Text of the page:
- News Home
6 March 2014 1:04 pm ,
Vol. 343 ,
Early in April, the first of a fleet of environmental monitoring satellites will lift off from Europe's spaceport in...
Since 2000, U.S. government health research agencies have spent almost $1 billion on an effort to churn out thousands...
Magdalena Koziol, a former postdoc at Yale University, was the victim of scientific sabotage. Now, she is suing the...
Antiretroviral drugs can protect people from becoming infected by HIV. But so-called pre-exposure prophylaxis, or PrEP...
Two studies show that eating a diet low in protein and high in carbohydrates is linked to a longer, healthier life, and...
Considered an icon of conservation science, researchers at World Wildlife Fund (WWF) headquarters in Washington, D.C.,...
The new atlas, which shows the distribution of important trace metals and other substances, is the first product of...
- 6 March 2014 1:04 pm , Vol. 343 , #6175
- About Us
Video: As the Sperm Swims
17 September 2012 3:00 pm
Most sperm, it turns out, aren't straight swimmers: They tend to follow a curved path. A new imaging technique small enough to fit on a computer chip has yielded never-before-seen insights into the swimming patterns of the human sperm. High-powered microscopes can show cellular structures in exquisite detail, but those instruments' field of view is too small to follow the paths of swiftly moving microorganisms. So an engineering team from the University of California, Los Angeles, has sidestepped that obstacle by getting rid of the lens. Using their chip-based, holographic imaging method, the researchers tracked the swimming patterns of some 1500 human sperm cells over several hours. Reporting today in the Proceedings of the National Academy of Sciences, the researchers found that about 90% of sperm cells swim along a slightly curved axis. Another 4% to 5% follow a corkscrew path (see video). And for some reason, the vast majority of these helical swimmers (90%) like to form a helix that curves to the right. These right-handers, though, only began to appear when the sperm were extracted from the semen they typically swam in and placed into a laboratory fluid used for imaging. It's possible, the authors write, that for reasons unknown, human semen suppresses the sperm cells' more unusual swimming patterns. The new technique, the researchers say, isn't just useful for observing sperm locomotion—it can also open a window into the twists and turns taken by bacteria and other microorganisms.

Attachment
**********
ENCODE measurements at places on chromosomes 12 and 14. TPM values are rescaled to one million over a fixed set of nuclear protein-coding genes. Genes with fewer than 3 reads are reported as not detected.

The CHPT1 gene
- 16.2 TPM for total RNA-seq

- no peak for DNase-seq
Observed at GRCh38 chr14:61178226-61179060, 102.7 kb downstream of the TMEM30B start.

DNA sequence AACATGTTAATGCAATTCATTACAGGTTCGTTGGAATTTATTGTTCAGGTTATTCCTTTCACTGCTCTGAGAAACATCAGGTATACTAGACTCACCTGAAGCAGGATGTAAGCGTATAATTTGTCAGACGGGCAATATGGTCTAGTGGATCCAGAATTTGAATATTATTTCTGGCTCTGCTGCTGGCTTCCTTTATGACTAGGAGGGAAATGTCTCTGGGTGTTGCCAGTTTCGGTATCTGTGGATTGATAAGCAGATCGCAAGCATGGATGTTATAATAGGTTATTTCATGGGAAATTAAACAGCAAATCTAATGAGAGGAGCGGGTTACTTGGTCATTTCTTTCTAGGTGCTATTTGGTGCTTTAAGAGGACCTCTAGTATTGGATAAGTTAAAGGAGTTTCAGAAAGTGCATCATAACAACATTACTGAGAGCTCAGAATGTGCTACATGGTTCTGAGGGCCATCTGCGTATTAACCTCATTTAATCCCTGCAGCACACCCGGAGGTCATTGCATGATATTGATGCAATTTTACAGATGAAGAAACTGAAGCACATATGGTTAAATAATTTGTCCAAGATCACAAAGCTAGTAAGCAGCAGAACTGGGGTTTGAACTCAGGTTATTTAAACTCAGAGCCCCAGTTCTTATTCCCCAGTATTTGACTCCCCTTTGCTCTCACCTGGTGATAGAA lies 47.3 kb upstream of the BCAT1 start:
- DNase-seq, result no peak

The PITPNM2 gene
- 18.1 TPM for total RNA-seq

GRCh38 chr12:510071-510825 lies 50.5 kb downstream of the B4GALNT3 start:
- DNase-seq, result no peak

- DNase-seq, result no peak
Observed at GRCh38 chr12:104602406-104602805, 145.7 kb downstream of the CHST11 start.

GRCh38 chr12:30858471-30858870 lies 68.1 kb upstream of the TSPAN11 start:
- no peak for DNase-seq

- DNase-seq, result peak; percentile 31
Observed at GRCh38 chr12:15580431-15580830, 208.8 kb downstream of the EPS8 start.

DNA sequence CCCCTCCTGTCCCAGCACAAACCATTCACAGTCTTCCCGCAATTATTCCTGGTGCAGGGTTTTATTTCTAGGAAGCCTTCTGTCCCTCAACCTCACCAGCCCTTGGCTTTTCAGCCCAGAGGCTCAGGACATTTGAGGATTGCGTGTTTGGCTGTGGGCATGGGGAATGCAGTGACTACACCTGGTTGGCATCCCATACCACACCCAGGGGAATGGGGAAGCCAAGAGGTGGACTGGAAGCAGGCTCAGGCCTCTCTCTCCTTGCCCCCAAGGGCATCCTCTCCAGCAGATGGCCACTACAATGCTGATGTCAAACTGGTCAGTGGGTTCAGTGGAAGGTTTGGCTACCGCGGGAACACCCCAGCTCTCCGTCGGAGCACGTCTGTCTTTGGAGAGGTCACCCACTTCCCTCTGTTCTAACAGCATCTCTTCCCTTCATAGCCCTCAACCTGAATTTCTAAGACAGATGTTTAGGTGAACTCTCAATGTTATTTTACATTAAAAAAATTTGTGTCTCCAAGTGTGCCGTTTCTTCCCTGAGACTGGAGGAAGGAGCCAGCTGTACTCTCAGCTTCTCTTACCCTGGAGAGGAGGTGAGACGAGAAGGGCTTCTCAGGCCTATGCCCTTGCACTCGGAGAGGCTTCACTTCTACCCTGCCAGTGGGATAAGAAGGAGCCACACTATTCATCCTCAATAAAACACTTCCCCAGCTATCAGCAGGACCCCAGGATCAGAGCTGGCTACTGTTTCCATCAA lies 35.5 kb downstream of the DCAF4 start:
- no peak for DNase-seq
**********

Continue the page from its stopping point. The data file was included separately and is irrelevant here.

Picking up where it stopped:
See more videos.